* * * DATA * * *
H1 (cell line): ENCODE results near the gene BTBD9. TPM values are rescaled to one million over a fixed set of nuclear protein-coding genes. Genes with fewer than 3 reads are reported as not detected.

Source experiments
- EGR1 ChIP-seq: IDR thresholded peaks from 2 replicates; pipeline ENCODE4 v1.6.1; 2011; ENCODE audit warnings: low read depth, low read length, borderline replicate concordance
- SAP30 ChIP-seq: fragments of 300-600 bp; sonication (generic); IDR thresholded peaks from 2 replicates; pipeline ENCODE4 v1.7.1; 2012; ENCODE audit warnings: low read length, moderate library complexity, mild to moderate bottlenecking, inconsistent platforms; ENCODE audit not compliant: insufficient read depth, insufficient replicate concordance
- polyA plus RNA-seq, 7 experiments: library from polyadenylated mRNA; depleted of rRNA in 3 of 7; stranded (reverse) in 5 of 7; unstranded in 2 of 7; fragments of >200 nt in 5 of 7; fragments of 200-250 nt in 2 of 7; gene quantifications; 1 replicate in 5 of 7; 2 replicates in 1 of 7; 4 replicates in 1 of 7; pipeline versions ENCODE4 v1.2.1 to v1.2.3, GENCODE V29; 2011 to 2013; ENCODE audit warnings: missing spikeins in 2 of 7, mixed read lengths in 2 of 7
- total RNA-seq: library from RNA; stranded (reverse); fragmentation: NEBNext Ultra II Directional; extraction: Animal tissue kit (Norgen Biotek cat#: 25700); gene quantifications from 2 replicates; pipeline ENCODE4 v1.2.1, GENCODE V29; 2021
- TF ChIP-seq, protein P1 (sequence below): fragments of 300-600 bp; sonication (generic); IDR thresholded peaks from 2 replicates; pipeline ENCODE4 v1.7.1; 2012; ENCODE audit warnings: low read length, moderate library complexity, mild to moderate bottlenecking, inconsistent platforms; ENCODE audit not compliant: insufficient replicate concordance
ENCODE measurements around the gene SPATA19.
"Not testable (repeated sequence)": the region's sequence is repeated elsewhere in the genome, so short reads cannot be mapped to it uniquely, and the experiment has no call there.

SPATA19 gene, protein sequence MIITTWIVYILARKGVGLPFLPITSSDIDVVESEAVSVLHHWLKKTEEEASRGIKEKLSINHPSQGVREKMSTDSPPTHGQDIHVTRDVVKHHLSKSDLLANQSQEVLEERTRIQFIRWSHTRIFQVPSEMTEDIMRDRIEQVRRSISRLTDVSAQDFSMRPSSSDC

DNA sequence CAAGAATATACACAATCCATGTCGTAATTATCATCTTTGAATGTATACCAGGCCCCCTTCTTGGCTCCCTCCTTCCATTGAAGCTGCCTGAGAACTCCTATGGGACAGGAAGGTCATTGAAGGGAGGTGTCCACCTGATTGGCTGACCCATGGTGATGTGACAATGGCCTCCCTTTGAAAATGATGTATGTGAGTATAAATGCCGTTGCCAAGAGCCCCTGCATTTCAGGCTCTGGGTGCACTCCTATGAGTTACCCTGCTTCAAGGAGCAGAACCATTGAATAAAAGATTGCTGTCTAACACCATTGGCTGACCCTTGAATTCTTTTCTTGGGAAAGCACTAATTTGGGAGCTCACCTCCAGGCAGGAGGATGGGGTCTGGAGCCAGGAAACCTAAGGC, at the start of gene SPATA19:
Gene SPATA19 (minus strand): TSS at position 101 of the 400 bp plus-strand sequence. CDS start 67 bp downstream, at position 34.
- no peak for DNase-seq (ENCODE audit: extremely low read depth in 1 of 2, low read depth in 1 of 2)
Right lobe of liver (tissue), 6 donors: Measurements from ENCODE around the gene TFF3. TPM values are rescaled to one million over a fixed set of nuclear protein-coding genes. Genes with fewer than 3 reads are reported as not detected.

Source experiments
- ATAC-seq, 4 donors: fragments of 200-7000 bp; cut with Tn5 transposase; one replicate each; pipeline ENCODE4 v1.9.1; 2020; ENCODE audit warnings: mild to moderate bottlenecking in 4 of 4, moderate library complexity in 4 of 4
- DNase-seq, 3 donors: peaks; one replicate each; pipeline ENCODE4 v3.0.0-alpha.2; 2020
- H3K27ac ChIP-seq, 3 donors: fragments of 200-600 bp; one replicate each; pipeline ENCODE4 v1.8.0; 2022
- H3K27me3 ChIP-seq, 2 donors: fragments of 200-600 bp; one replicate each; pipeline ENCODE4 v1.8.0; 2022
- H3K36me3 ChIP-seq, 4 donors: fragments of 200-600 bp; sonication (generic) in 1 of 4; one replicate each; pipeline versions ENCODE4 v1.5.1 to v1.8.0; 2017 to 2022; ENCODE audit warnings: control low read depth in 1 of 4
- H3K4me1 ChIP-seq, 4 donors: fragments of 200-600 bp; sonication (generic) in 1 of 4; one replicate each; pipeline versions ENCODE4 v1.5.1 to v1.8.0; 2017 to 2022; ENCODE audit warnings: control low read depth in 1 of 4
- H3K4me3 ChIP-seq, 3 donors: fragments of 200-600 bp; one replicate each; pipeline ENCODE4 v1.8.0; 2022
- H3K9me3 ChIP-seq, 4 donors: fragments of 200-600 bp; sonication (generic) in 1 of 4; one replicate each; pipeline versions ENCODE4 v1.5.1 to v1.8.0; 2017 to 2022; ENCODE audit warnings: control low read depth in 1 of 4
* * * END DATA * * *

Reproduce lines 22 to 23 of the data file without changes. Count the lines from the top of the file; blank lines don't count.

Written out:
- H3K4me3 ChIP-seq, 3 donors: fragments of 200-600 bp; one replicate each; pipeline ENCODE4 v1.8.0; 2022
- H3K9me3 ChIP-seq, 4 donors: fragments of 200-600 bp; sonication (generic) in 1 of 4; one replicate each; pipeline versions ENCODE4 v1.5.1 to v1.8.0; 2017 to 2022; ENCODE audit warnings: control low read depth in 1 of 4